Thursday, January 14, 2010

Talk run for gov fuels buzz

OK, OK, it's not fair to take a single line of a hed in isolation, but -- you know, when the actual print paper arrives on its first visit since Sunday, and the coffee hasn't worked its magic yet, a line like "talk run for gov fuels buzz" just sort of sings. Talk, don't run? Are gov fuels like biofuels? So many nouns, so many verbs, so little time.

It would help, of course, if someone downtown still remembered the quaint charm of nicely phrased heds. Infinitives, phrasal verbs and the like fall so much more nicely on the eye when they're kept together. (Hint: Shift-return after "House.") But that's only the beginning.

For a long time now, ever since I worked for a paper where the chunk of Atex space set aside for business copy was ".bus" rather than ".biz," I've been in favor of the idea that the shortened version of a word is a word unto itself, spellingly. "Bus" isn't short for "business"; it's short for "autobus." Business news appears in a biz section, not a bus section; you talk into a mike, not a mic; the occupant of the White House is the prez, not the pres. So if you're a broadsheet pretending to be a tabloid, seems to me you want "guv" for your shorthand. How else are you going to write Luv Guv when push comes to shuv?

So far we're piling up nouns and shifting registers sloppily, and we haven't even gotten to the Stupid Question in the 1A lede hed. It echoes the second graf (for once, the online version is pretty much exactly the 1A story as it ran), which notes that fuel is being added to rumors of the said meddling, but that's the closest we come to addressing the question -- here or in the expanded version inside that serves as a quasi-jump. The story claims a buzz but never shows it. We can't even ask that the hed tell us, rather than asking us, because there's nothing there to tell.

"Meddling" is a weirdly out-of-tune verb too, and not just for the naughty meaning* I had never heard of until I looked it up. You'd expect it at Fox, which could get "Prez meddles with evening" out of a story in which the poor guy said "good morning," but not from the reliably sycophantic Freep. Which doesn't make it wrong; it just underscores the need for something that, under the right light, if you turn your head and squint a little, might actually look like evidence.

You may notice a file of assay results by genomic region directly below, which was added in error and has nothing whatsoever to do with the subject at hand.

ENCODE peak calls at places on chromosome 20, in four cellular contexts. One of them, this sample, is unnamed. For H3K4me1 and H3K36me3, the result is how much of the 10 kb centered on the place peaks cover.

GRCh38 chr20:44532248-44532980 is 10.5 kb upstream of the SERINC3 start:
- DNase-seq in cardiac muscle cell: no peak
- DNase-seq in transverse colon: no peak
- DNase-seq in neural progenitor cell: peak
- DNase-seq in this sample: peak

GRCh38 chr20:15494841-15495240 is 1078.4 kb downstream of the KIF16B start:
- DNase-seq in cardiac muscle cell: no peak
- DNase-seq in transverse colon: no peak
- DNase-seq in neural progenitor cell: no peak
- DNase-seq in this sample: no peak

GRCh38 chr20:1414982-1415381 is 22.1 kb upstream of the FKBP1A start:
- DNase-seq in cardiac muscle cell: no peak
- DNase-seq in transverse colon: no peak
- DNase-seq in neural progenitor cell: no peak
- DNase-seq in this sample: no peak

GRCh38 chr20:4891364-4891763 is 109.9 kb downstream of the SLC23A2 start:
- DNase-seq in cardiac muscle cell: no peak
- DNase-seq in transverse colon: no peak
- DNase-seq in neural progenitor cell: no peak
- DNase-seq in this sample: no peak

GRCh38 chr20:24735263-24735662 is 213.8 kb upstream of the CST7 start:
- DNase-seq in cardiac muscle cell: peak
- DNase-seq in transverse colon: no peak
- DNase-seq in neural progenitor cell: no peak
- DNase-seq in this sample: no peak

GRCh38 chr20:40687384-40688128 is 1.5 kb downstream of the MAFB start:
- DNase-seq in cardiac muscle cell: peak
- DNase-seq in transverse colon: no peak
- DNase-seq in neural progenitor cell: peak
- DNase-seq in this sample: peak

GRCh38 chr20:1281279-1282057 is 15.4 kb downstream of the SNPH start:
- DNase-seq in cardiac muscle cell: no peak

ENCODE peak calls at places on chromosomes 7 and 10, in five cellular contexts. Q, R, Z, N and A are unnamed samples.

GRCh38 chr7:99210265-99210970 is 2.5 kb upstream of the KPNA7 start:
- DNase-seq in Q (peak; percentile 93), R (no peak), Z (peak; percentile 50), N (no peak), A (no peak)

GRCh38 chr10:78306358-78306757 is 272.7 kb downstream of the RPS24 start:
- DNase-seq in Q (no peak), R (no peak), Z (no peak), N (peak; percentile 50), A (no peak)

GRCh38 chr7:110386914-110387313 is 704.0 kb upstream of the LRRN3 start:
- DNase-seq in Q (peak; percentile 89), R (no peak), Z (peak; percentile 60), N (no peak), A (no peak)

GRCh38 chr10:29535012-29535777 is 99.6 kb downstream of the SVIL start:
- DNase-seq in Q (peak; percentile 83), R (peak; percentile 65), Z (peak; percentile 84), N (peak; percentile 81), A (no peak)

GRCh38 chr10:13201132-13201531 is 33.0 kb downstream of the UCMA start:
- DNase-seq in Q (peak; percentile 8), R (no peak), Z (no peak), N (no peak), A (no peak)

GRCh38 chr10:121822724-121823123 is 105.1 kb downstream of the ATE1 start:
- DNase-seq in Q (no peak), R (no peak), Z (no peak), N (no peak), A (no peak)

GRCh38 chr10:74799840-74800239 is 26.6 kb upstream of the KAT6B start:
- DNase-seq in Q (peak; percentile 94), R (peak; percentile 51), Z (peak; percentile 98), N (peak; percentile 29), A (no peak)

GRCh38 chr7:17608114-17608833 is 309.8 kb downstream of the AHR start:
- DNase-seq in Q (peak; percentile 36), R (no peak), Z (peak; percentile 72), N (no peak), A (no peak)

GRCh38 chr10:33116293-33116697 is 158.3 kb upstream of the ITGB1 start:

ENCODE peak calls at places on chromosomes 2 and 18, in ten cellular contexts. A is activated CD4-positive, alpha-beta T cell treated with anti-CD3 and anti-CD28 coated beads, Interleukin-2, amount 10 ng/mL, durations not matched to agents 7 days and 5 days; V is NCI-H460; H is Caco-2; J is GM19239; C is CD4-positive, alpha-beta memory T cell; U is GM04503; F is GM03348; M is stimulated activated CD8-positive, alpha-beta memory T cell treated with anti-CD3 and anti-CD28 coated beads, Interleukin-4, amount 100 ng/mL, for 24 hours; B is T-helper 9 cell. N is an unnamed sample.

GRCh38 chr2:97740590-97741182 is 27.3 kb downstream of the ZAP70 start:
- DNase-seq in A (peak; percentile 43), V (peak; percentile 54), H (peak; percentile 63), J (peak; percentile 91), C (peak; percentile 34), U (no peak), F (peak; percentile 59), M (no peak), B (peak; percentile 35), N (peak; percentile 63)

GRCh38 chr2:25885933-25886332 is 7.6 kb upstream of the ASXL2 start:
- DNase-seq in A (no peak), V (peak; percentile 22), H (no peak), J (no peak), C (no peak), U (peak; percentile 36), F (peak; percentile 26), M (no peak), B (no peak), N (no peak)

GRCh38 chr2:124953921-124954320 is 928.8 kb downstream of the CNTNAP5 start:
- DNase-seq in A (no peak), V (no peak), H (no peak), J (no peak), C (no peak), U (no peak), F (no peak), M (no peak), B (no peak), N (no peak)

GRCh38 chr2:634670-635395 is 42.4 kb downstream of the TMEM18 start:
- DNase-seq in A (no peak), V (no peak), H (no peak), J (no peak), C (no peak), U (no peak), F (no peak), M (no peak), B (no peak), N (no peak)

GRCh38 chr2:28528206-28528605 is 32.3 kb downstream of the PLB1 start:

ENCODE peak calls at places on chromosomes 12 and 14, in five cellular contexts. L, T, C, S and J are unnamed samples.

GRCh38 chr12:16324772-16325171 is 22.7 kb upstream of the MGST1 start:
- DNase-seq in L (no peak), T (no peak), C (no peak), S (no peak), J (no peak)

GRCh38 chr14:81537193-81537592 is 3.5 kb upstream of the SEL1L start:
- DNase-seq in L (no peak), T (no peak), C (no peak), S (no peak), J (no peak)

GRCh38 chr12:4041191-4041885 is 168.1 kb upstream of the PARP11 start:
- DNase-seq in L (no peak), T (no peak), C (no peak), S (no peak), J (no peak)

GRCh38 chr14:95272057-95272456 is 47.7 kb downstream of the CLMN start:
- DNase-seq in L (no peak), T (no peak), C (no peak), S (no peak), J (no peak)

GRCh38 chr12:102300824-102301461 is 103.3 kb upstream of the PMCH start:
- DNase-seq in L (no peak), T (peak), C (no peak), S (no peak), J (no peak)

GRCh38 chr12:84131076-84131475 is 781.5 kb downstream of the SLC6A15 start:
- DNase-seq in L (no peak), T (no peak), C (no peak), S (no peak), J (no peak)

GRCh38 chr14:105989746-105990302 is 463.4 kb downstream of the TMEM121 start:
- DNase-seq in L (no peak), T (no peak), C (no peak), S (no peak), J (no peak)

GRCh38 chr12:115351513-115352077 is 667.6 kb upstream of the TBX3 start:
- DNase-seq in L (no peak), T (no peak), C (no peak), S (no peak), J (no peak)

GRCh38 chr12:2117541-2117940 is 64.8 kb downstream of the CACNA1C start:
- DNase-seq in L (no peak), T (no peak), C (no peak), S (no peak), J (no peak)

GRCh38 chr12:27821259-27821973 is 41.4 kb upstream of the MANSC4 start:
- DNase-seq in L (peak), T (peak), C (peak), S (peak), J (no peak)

Things get even stranger in the text:
Gaffney's cautionary remarks suggest that although Ilitch's business pedigree is strong, the Democratic race remains wide open.

Oh, wow. So even though a businessperson/trustee visited the White House this, a race that was blown open only last week remains wide open?

Then there's the sort of lede that makes you wonder if anybody reads the stuff at all before the "send" button is hit:

Michigan Republicans, like political partisans everywhere, won't deny they enjoy confusion among Democrats.

That certainly does create a narrow meaning of "political partisans," wouldn't you say?

You can see why the journalism of politics sounds really dull if you do it right. But that's not a very good justification for the extreme level of dumb it sounds when you do it wrong.

* The stuff you learn! And transitive, at that.

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